Magazine Article | April 7, 2017

Tackling The Challenges Of A Rare-Disease Clinical Trial

Source: Life Science Leader

By Ed Miseta, Chief Editor, Clinical Leader

Regulatory agencies today are looking for Phase 3 trials to demonstrate a reduction in mortality as well as greater patient mobility. Unfortunately, Phase 3 trials also cost a lot of money to run, making them a challenge for small biotech firms. For a rare disease, the challenge is even greater, since patient recruitment is more difficult.

Jean-Louis Dasseux knows just how difficult it can be to run these trials. Dasseux is president and CEO of Cerenis Therapeutics, which is headquartered in France and focused on cures for cardiovascular disease (CVD). “Every year CVD results in the death of 17.3 million people, or one in every three deaths,” he explains. Current treatments, which attempt to lower low-density lipoprotein (LDL, also known as bad cholesterol), only reduce cardiovascular events by 25 to 35 percent. The drug in development by Cerenis attempts to mimic the role of natural high-density lipoprotein (HDL, also known as good cholesterol). Low levels of HDL caused by genetics have no current treatment and qualify as a rare disease.

“If we were hoping to reduce CVD events, we would have to perform an outcome trial that looked at the incidence of heart attack and stroke,” says Dasseux. “Those trials can last four or five years and would look for a reduction in the mortality rates in those patients. They are also very expensive and require 25,000 to 30,000 patients. That might be a good approach for companies with a lot of money, but not for a small biotech. As such, our strategy in the near term is to tackle a related rare disease. We are focused on fixing the absence of HDL caused by genetic defects.”

Cerenis is currently running a Phase 3 clinical trial for patients suffering from two genetic defects that lead to very low levels of (or no) HDL. The company has come a long way from its start years ago when it embarked on an open-label Phase 2 study with just seven patients. The first patient, from a poor community in Sao Paulo, Brazil, had no HDL and was accumulating cholesterol everywhere in his body. Cerenis was contacted by the patient’s physician, who was aware of the company’s development efforts.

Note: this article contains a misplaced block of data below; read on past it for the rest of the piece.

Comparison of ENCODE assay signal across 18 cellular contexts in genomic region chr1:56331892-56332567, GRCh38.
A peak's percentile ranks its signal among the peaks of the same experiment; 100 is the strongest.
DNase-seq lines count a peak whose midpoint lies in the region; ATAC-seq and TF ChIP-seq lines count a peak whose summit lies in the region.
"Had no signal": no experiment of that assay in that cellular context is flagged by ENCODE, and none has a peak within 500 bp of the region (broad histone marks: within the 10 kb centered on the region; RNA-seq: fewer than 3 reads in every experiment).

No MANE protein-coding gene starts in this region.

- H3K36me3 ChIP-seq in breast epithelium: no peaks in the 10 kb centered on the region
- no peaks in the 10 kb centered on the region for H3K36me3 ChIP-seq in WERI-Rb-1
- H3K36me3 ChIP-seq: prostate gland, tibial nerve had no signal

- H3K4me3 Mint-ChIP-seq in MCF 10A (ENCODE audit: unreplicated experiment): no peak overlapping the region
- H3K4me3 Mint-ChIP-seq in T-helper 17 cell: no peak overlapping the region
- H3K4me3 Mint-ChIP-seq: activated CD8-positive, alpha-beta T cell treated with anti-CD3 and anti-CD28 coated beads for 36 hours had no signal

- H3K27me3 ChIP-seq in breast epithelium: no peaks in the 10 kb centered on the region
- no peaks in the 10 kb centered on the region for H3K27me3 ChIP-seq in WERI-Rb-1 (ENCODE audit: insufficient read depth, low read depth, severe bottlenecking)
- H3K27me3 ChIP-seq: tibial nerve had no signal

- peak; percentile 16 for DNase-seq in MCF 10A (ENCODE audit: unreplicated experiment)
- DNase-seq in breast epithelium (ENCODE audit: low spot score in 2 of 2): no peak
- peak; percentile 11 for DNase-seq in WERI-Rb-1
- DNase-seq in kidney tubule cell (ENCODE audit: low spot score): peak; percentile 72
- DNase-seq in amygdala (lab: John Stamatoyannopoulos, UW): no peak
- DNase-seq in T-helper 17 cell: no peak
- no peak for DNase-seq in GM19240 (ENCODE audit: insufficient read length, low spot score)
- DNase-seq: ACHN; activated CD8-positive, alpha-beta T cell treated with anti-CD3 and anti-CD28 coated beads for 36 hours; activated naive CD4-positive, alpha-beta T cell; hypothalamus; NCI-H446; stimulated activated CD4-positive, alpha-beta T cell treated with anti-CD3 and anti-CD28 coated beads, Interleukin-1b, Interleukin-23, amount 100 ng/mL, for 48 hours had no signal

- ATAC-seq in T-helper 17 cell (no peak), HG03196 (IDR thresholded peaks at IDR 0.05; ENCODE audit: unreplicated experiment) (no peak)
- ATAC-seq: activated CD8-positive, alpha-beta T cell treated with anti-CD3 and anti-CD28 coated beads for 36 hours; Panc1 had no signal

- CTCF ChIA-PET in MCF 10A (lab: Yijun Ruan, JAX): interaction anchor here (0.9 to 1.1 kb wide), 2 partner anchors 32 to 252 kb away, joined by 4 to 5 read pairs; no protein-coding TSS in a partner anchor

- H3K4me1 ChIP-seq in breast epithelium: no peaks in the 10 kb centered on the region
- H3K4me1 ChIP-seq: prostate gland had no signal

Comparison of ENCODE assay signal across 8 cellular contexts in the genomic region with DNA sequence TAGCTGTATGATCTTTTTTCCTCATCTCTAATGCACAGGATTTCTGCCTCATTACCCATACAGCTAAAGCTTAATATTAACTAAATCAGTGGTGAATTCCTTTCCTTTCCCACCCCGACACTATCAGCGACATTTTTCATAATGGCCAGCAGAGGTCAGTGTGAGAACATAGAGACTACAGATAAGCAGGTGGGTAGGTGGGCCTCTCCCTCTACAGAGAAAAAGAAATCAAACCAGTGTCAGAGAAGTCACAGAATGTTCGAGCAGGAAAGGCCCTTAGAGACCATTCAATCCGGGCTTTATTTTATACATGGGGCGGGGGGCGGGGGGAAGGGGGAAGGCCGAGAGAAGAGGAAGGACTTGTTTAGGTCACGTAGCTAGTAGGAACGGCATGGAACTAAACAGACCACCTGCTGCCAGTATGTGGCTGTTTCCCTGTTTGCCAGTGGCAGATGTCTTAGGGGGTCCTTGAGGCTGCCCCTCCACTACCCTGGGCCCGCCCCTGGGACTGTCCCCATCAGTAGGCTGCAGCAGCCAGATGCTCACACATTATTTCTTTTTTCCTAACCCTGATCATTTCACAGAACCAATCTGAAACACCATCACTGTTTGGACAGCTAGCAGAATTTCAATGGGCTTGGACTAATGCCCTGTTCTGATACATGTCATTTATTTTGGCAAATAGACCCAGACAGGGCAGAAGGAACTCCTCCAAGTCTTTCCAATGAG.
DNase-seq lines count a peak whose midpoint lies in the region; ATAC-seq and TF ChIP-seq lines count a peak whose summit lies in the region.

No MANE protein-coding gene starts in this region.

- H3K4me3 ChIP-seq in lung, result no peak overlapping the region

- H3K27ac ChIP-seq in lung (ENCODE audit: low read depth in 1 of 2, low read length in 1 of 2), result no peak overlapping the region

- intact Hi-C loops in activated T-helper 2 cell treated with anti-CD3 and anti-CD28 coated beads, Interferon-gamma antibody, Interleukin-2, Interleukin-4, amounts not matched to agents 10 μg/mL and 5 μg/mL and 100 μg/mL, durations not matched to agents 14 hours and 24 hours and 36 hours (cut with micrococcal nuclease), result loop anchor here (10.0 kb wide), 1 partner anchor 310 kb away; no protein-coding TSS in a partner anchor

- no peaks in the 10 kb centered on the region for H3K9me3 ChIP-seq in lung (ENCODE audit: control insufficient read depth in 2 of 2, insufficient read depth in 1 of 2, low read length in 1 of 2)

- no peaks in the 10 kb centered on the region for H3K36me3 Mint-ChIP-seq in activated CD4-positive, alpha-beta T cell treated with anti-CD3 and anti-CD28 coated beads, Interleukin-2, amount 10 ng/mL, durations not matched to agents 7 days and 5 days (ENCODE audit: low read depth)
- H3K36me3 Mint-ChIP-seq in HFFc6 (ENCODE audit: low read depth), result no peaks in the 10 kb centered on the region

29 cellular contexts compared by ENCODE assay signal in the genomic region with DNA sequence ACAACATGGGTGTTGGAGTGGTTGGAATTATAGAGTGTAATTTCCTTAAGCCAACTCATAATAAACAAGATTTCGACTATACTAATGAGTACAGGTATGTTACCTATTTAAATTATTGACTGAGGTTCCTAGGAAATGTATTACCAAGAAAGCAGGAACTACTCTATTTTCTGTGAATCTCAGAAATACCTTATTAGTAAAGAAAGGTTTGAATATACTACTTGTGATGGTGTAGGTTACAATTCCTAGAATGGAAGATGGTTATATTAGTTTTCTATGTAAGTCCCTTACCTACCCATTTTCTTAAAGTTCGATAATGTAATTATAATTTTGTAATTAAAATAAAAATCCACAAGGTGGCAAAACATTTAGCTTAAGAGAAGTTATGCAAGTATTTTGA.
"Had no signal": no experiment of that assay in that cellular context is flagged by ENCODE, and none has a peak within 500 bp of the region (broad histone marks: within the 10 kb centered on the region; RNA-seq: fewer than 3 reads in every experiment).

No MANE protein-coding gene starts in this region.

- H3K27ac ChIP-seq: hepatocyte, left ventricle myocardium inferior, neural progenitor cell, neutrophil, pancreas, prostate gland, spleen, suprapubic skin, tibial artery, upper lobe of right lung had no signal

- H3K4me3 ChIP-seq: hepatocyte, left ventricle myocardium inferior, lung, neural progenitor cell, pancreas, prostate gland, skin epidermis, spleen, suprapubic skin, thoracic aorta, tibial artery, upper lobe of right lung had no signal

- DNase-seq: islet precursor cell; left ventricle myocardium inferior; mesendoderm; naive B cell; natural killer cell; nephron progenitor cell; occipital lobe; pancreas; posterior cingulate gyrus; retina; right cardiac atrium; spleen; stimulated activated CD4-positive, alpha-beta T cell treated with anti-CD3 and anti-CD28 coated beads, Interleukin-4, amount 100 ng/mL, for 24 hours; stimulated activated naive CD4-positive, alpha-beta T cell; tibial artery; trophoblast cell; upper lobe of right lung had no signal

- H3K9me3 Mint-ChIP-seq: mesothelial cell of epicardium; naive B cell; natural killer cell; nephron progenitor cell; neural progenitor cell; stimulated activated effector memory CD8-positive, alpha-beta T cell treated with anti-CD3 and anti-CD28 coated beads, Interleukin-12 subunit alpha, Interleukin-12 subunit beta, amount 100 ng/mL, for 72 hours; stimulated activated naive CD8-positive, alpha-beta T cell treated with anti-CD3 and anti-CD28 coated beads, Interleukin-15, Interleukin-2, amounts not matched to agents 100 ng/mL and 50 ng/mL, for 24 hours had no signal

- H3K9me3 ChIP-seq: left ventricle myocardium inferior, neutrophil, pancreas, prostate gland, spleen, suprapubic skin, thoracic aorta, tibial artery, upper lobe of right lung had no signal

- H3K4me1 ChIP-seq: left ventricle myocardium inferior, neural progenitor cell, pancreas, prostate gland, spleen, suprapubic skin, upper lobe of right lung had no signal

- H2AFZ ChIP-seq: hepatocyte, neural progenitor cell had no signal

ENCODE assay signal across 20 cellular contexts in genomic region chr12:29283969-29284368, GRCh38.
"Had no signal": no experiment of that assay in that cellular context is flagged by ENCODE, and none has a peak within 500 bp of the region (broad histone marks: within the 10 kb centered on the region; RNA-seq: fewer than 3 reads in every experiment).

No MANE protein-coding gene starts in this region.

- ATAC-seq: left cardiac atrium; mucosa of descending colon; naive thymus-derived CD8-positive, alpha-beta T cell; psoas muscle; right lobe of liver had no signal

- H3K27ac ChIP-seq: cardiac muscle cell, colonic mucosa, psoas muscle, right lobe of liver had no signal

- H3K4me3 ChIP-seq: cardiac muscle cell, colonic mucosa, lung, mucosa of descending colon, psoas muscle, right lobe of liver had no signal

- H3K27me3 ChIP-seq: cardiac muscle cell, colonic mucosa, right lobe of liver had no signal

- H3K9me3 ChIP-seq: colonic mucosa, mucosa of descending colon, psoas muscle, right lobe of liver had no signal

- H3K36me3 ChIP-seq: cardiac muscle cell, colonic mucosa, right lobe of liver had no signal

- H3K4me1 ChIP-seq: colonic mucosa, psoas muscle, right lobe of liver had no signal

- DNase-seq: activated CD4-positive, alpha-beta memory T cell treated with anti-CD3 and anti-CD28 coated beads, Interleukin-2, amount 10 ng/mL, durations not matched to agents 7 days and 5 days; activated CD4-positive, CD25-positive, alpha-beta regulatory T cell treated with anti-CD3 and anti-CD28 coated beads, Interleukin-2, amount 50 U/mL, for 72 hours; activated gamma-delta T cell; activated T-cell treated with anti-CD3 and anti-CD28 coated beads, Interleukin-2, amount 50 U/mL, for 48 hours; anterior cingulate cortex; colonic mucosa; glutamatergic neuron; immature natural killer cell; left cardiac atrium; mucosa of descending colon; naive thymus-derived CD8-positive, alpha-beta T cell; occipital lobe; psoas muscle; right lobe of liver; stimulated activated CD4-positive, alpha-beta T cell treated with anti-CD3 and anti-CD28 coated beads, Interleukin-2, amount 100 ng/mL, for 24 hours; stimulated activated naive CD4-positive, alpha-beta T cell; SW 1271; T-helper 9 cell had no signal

"We want to make sure every patient entering the trial understands if they do not complete the study, it could put the whole trial in danger."

JEAN-LOUIS DASSEUX President & CEO, Cerenis Therapeutics

“We knew it would be difficult for a small organization to run a trial so far away,” says Dasseux. “We realized the preferred scenario would be for the patient to come to Europe. We worked with the Amsterdam Medical Center and were able to fly the patient from Brazil to Amsterdam for treatment. It was his first flight and he was scared, but he also had few options. With the accumulation of lipids he was experiencing, there were xanthoma, or lipids bumps, all over his body, and lipids in the vessel wall lead to heart attacks. He had three bypass surgeries and was getting worse.”

The treatment the patient received was effective, and Dasseux notes the drug was able to remove cholesterol from the vessel walls and eliminate it from the body. Based on those findings, seven patients were recruited to take part in the Phase 2 study. In that trial Cerenis demonstrated its ability to reduce the accumulation of lipids. Consequently, the European Medical Agency (EMA) granted two orphan drug designations to the company to fast track the study.

Patients with low HDL are not identified preemptively. If a patient happens to have a heart attack or CVD at a very young age, a blood test looking for low HDL is performed. This is how patients are identified for trials.

“Developing a drug for any rare disease is a challenge,” notes Dasseux. “Oftentimes you will be able to locate only one or two patients. You often have to go where the patients are, and that may mean running a trial in multiple countries, which creates additional challenges such as language barriers.”